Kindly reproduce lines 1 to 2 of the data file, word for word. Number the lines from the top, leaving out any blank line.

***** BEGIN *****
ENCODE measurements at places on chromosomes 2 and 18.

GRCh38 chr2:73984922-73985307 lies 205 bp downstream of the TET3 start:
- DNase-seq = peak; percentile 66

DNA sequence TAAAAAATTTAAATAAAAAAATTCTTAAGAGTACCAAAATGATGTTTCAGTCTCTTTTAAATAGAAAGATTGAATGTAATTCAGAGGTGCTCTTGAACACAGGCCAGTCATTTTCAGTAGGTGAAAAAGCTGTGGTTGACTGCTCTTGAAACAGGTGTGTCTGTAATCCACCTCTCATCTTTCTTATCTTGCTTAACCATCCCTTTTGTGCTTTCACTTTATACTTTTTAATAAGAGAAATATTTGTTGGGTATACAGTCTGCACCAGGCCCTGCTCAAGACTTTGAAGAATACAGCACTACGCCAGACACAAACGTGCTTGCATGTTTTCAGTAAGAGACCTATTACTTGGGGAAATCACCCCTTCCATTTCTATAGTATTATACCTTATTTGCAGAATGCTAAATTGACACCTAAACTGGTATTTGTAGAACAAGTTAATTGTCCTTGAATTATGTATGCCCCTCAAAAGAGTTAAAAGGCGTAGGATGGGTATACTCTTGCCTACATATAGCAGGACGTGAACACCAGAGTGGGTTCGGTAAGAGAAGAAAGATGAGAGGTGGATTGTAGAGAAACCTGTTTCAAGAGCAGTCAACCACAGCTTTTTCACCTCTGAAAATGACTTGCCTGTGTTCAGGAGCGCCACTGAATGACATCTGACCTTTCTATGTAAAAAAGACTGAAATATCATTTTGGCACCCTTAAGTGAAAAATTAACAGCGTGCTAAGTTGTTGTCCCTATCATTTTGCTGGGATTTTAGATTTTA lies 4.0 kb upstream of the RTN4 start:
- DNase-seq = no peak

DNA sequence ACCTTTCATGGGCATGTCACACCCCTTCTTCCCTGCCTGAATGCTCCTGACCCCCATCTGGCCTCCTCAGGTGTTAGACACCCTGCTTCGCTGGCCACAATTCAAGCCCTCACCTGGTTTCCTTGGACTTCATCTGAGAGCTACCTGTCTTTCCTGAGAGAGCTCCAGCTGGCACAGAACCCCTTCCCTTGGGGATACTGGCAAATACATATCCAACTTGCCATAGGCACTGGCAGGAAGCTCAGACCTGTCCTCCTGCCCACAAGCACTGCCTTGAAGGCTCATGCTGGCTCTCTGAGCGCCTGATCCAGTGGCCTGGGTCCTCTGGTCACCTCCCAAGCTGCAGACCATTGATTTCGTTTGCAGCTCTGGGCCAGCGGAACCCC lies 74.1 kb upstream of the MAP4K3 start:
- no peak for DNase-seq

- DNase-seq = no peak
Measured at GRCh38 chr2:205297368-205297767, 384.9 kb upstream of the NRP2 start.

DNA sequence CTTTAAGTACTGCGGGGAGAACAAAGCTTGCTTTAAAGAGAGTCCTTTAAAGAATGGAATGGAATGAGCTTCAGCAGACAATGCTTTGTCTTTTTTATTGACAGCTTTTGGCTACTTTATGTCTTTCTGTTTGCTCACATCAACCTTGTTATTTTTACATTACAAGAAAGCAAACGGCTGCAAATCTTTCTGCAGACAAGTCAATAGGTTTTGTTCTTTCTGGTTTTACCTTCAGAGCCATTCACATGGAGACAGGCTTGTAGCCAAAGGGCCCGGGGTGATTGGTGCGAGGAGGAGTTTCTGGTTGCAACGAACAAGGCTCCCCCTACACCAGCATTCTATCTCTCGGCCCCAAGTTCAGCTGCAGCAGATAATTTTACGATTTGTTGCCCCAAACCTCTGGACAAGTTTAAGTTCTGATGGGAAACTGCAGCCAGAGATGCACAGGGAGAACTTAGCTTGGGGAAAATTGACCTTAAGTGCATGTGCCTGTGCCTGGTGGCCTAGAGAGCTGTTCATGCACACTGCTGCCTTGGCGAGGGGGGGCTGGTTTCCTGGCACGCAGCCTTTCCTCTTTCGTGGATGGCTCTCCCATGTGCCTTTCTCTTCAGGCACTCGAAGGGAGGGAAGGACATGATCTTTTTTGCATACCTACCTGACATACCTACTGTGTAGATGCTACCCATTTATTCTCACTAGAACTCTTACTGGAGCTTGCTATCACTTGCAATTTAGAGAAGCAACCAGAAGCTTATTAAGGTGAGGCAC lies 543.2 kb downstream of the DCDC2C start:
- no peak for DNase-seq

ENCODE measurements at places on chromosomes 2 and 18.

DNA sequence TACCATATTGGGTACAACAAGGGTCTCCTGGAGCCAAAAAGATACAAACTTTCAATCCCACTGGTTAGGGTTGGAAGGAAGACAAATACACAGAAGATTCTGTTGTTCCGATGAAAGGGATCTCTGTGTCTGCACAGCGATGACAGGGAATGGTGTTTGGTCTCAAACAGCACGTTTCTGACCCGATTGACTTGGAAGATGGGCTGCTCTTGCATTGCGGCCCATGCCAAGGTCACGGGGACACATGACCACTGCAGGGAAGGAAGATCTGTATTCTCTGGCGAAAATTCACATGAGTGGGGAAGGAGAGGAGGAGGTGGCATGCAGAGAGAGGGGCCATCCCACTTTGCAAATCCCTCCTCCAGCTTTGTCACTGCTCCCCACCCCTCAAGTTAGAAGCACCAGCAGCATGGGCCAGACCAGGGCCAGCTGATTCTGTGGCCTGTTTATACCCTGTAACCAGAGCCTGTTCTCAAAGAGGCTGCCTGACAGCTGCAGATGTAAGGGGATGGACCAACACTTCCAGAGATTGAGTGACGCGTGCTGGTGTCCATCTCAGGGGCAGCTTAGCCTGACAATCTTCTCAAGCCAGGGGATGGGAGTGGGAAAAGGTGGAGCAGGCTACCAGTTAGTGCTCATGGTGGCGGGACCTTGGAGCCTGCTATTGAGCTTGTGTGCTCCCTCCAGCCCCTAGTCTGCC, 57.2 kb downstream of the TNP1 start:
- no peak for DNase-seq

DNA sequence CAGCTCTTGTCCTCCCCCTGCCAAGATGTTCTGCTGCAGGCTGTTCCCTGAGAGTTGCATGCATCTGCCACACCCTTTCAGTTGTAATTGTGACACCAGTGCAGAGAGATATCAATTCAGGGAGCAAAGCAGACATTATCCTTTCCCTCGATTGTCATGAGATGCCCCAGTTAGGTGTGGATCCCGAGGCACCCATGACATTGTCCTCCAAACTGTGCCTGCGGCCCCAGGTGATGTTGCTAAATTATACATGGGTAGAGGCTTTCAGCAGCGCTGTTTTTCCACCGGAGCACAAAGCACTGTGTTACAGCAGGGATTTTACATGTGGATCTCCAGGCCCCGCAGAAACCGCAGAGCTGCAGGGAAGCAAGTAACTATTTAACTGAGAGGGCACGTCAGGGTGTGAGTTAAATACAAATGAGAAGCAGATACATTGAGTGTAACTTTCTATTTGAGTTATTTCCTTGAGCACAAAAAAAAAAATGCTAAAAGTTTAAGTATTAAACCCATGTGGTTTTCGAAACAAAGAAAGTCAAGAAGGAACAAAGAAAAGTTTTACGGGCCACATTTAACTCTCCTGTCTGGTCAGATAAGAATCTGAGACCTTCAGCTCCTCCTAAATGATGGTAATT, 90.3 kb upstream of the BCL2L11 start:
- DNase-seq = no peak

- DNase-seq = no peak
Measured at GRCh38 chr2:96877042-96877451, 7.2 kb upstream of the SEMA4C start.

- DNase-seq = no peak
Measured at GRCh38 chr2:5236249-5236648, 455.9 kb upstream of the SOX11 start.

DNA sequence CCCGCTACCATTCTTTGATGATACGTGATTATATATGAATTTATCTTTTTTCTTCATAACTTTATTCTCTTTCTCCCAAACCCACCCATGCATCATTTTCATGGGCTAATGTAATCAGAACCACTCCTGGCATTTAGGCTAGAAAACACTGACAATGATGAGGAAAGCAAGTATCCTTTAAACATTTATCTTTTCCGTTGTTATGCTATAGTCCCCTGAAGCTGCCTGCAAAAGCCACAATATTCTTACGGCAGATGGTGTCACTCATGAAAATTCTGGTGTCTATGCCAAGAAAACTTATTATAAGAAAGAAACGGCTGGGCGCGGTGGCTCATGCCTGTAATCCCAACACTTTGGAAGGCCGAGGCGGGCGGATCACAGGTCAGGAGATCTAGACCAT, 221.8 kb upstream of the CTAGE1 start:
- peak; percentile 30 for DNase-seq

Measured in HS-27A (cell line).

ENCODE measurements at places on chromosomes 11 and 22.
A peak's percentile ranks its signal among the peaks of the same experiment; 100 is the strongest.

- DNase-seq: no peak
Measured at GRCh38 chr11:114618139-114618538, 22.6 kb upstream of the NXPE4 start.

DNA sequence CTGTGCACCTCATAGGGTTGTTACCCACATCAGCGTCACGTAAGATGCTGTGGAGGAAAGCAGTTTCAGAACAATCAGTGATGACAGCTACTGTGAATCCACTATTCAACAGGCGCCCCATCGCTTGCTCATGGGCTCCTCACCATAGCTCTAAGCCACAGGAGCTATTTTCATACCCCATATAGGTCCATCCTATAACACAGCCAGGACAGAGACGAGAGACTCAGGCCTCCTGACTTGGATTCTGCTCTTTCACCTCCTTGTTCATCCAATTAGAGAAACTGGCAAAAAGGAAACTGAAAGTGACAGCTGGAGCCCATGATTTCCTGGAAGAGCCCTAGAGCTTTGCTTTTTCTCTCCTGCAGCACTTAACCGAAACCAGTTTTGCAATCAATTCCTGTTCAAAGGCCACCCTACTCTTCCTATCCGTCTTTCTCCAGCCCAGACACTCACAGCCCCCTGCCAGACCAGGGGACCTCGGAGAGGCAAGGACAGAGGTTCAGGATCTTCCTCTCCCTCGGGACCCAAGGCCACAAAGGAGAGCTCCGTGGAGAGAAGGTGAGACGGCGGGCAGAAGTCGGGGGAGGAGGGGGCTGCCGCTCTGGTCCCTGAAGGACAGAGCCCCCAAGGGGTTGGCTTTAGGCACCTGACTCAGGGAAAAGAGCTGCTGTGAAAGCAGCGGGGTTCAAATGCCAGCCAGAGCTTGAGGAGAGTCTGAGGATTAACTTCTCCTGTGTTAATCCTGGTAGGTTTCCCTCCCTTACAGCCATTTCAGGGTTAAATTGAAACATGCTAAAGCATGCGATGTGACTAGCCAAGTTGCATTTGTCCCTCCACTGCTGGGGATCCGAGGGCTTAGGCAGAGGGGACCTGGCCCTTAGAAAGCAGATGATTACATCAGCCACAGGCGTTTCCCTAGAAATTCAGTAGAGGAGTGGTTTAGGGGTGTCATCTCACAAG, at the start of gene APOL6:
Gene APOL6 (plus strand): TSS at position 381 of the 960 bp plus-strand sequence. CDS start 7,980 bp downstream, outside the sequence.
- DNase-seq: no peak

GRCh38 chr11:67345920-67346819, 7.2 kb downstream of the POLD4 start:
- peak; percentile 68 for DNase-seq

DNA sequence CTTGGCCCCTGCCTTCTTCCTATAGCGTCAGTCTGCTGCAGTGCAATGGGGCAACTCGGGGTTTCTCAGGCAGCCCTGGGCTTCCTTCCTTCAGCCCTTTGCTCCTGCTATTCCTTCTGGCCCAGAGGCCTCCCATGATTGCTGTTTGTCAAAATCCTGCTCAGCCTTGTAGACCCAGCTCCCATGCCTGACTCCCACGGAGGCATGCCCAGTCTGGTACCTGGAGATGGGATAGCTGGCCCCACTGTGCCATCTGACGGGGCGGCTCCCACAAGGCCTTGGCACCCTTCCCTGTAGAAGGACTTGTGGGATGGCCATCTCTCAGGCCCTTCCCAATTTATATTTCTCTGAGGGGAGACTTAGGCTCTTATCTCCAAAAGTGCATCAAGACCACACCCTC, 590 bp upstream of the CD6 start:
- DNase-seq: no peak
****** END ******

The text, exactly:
ENCODE measurements at places on chromosomes 2 and 18.

GRCh38 chr2:73984922-73985307 lies 205 bp downstream of the TET3 start: